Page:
The University of Cincinnati removed a suspect’s race from a campus crime alert after shots were fired on campus Monday night and students and professors were told to “shelter in place.”
A text from campus police that went out first stated: “Shots fired on campus. Susp MB, 5’10 gray shorts last seen running toward baseball field. All on campus shelter in place.”
About 20 minutes later, an email sent out gave a similar announcement, but did not include the suspect’s race, according to screenshots obtained by The College Fix.
University of Cincinnati did not respond to a request for comment Tuesday asking why the suspect’s race was not included in the campuswide email.
An update from the campus police sent Tuesday stated “UCPD has received credible information regarding the incident and is in the process of interviewing suspects. No injuries resulted from the shot fired last night.”
As for the removal of the suspect’s race in the email alert — black — the University of Cincinnati would not be the first institution to scrub such details.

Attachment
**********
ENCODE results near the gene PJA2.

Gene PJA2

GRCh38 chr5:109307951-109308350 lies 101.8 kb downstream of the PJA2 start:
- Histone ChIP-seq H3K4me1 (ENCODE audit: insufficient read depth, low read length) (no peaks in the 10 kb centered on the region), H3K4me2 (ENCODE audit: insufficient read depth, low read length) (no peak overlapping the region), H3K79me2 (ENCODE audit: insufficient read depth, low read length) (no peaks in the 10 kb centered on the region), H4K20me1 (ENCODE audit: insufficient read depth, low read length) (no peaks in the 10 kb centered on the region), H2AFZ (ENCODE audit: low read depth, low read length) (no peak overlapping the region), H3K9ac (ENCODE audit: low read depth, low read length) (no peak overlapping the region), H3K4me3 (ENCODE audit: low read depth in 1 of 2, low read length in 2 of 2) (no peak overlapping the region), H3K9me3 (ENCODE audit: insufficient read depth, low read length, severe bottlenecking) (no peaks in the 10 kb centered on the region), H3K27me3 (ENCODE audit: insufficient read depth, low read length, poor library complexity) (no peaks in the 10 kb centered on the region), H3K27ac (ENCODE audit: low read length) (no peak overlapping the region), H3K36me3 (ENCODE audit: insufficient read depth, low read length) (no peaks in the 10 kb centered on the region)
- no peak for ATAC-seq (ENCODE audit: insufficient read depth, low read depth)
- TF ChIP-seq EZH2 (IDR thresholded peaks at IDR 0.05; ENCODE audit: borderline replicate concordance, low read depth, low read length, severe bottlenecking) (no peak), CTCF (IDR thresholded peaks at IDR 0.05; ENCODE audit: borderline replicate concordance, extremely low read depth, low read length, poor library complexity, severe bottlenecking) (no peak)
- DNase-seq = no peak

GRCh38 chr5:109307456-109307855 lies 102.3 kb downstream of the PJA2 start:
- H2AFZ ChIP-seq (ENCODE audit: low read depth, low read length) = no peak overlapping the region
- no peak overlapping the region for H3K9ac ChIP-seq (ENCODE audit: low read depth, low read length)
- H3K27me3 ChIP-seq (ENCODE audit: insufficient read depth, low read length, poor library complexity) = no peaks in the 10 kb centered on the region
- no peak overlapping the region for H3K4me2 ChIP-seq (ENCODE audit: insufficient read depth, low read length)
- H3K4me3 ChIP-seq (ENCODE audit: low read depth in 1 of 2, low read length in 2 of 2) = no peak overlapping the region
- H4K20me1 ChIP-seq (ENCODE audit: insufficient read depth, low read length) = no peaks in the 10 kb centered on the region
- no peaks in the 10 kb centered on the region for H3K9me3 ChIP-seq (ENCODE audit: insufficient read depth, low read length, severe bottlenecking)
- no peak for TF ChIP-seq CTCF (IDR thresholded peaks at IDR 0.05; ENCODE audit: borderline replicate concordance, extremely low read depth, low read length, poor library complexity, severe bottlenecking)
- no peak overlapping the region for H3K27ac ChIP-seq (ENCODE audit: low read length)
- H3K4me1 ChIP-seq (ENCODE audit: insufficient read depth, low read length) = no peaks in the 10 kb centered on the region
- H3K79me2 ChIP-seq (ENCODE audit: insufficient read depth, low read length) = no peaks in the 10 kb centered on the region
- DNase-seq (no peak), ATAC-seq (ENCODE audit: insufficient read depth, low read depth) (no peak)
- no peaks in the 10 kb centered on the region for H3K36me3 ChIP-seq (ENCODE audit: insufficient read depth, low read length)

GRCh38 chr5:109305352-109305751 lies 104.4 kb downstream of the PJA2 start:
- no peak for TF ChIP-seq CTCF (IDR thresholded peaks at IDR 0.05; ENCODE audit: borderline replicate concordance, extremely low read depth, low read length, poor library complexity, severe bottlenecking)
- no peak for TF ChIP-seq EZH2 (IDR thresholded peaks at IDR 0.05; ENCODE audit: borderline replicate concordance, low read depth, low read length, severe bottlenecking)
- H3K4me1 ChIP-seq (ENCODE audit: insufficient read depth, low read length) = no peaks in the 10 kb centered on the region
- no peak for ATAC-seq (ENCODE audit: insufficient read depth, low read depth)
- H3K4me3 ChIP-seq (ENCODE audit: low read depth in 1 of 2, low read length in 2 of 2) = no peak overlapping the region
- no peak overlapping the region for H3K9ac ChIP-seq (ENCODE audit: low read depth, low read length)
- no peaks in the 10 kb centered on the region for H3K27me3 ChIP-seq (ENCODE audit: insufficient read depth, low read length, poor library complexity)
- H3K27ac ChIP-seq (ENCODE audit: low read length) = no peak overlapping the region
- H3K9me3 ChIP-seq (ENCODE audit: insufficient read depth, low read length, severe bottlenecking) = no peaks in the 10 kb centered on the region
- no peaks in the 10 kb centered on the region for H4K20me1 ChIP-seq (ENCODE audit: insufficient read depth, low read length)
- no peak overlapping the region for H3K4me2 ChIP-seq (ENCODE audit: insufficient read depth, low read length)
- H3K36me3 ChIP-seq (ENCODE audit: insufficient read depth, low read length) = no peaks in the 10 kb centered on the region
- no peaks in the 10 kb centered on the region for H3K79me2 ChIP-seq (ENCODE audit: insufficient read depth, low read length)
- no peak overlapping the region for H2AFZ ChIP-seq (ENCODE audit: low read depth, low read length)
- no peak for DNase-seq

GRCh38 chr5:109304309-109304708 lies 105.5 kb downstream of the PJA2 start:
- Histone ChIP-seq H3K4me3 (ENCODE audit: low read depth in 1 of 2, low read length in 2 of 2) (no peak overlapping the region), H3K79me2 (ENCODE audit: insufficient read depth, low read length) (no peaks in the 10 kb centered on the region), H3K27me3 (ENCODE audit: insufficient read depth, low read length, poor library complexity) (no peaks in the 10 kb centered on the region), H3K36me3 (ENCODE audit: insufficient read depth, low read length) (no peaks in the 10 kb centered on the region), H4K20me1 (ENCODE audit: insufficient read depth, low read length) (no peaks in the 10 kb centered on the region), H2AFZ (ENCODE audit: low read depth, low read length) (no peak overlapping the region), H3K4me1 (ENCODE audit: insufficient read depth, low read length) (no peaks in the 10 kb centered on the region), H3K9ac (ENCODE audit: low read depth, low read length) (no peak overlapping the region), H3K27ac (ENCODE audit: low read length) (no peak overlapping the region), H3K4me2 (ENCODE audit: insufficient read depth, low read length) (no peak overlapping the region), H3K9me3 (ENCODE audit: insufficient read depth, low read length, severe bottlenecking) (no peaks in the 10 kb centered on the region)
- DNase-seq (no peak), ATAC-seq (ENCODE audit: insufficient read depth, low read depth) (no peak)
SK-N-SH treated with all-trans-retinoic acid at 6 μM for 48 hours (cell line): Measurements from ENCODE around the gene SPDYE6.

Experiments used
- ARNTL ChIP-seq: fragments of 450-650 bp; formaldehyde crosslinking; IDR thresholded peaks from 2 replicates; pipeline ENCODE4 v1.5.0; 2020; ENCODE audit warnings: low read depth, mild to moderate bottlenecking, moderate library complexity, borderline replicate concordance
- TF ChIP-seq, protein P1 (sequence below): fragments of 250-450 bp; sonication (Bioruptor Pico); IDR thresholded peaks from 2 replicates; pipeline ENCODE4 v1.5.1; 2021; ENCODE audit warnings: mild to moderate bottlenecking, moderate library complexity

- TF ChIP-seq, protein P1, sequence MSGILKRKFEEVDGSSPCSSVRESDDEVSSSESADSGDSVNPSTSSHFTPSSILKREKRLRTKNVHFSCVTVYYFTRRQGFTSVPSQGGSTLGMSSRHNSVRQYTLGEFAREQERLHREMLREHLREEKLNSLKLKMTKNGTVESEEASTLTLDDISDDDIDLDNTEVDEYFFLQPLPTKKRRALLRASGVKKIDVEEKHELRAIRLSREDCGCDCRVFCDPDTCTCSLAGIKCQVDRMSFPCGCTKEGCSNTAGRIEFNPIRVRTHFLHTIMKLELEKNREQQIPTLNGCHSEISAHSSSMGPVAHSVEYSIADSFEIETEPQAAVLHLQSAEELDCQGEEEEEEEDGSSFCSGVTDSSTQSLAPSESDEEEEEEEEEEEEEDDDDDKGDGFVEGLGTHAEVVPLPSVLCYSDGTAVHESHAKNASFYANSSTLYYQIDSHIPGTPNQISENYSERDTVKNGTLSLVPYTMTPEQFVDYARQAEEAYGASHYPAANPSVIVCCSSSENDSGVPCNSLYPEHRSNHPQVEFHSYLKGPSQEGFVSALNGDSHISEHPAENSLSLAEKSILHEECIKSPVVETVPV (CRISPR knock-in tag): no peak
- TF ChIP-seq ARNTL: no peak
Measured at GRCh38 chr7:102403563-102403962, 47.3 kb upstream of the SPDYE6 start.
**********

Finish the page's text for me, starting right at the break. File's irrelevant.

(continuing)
Brown University purposely excludes race and ethnicity from its campus crime alerts, the Brown Daily Herald reports.
The University of Maryland and the University of Minnesota Twin Cities have also stopped using them in most cases after students of color complained, reports University Business, which noted “race or ethnicity is not included in the suspect’s description if it is the only characteristic provided by a crime victim or witness.”
Critics contend race descriptions reinforce stereotypes and lead to profiling.
“Minority students argue that these alerts are too vague to do anything but stigmatize those — in particular, black male students — who may in fact look nothing like someone actually accused of a crime,” Inside Higher Ed reports.
Virginia Commonwealth University recently found something of a compromise. The school posts full suspect descriptions on the university’s public safety webpage, but text alerts exclude race descriptors and offer a hyperlink to the full description, reports the Virginia Association of Chiefs of Police.
“The change was made to deter the development of negative racial stereotypes,” the association reports.